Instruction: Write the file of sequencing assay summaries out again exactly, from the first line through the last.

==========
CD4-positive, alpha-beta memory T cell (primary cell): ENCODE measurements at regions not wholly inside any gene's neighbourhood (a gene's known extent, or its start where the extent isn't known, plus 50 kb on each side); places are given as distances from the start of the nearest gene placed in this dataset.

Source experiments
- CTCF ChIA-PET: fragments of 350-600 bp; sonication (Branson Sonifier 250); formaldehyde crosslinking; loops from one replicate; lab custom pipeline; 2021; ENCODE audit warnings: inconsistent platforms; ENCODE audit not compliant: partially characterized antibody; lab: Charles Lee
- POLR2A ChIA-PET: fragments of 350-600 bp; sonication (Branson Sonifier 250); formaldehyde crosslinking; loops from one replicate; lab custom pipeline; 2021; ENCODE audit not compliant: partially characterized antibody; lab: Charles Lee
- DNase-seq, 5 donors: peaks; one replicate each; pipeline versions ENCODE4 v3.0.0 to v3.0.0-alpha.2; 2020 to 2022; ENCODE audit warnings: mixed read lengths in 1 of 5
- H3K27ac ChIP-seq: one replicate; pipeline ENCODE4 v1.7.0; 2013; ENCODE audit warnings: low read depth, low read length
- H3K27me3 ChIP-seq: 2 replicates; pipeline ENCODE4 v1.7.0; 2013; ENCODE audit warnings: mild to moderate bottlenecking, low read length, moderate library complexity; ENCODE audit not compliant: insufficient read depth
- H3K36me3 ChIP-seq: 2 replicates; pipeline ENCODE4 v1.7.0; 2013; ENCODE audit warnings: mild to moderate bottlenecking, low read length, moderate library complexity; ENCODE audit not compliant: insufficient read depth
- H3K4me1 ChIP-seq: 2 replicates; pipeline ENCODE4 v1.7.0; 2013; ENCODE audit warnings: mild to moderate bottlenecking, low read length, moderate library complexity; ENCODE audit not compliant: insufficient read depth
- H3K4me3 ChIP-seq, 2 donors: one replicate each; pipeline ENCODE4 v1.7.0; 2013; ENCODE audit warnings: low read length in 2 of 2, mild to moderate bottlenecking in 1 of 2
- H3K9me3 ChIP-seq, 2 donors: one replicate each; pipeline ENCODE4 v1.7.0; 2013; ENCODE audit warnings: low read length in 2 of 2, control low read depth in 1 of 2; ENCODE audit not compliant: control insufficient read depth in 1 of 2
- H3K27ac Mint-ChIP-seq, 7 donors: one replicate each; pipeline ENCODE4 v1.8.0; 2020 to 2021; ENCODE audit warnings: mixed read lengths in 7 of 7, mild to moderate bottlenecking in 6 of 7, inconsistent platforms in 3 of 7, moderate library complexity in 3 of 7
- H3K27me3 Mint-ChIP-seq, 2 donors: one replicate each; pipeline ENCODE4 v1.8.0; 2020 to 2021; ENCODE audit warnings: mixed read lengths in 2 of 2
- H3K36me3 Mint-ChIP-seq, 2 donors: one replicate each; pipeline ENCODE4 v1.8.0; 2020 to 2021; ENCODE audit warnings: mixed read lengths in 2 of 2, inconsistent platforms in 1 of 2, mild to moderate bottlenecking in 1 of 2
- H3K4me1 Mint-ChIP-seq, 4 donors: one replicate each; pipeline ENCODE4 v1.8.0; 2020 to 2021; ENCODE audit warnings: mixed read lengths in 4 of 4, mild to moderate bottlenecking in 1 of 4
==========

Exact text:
CD4-positive, alpha-beta memory T cell (primary cell): ENCODE measurements at regions not wholly inside any gene's neighbourhood (a gene's known extent, or its start where the extent isn't known, plus 50 kb on each side); places are given as distances from the start of the nearest gene placed in this dataset.

Source experiments
- CTCF ChIA-PET: fragments of 350-600 bp; sonication (Branson Sonifier 250); formaldehyde crosslinking; loops from one replicate; lab custom pipeline; 2021; ENCODE audit warnings: inconsistent platforms; ENCODE audit not compliant: partially characterized antibody; lab: Charles Lee
- POLR2A ChIA-PET: fragments of 350-600 bp; sonication (Branson Sonifier 250); formaldehyde crosslinking; loops from one replicate; lab custom pipeline; 2021; ENCODE audit not compliant: partially characterized antibody; lab: Charles Lee
- DNase-seq, 5 donors: peaks; one replicate each; pipeline versions ENCODE4 v3.0.0 to v3.0.0-alpha.2; 2020 to 2022; ENCODE audit warnings: mixed read lengths in 1 of 5
- H3K27ac ChIP-seq: one replicate; pipeline ENCODE4 v1.7.0; 2013; ENCODE audit warnings: low read depth, low read length
- H3K27me3 ChIP-seq: 2 replicates; pipeline ENCODE4 v1.7.0; 2013; ENCODE audit warnings: mild to moderate bottlenecking, low read length, moderate library complexity; ENCODE audit not compliant: insufficient read depth
- H3K36me3 ChIP-seq: 2 replicates; pipeline ENCODE4 v1.7.0; 2013; ENCODE audit warnings: mild to moderate bottlenecking, low read length, moderate library complexity; ENCODE audit not compliant: insufficient read depth
- H3K4me1 ChIP-seq: 2 replicates; pipeline ENCODE4 v1.7.0; 2013; ENCODE audit warnings: mild to moderate bottlenecking, low read length, moderate library complexity; ENCODE audit not compliant: insufficient read depth
- H3K4me3 ChIP-seq, 2 donors: one replicate each; pipeline ENCODE4 v1.7.0; 2013; ENCODE audit warnings: low read length in 2 of 2, mild to moderate bottlenecking in 1 of 2
- H3K9me3 ChIP-seq, 2 donors: one replicate each; pipeline ENCODE4 v1.7.0; 2013; ENCODE audit warnings: low read length in 2 of 2, control low read depth in 1 of 2; ENCODE audit not compliant: control insufficient read depth in 1 of 2
- H3K27ac Mint-ChIP-seq, 7 donors: one replicate each; pipeline ENCODE4 v1.8.0; 2020 to 2021; ENCODE audit warnings: mixed read lengths in 7 of 7, mild to moderate bottlenecking in 6 of 7, inconsistent platforms in 3 of 7, moderate library complexity in 3 of 7
- H3K27me3 Mint-ChIP-seq, 2 donors: one replicate each; pipeline ENCODE4 v1.8.0; 2020 to 2021; ENCODE audit warnings: mixed read lengths in 2 of 2
- H3K36me3 Mint-ChIP-seq, 2 donors: one replicate each; pipeline ENCODE4 v1.8.0; 2020 to 2021; ENCODE audit warnings: mixed read lengths in 2 of 2, inconsistent platforms in 1 of 2, mild to moderate bottlenecking in 1 of 2
- H3K4me1 Mint-ChIP-seq, 4 donors: one replicate each; pipeline ENCODE4 v1.8.0; 2020 to 2021; ENCODE audit warnings: mixed read lengths in 4 of 4, mild to moderate bottlenecking in 1 of 4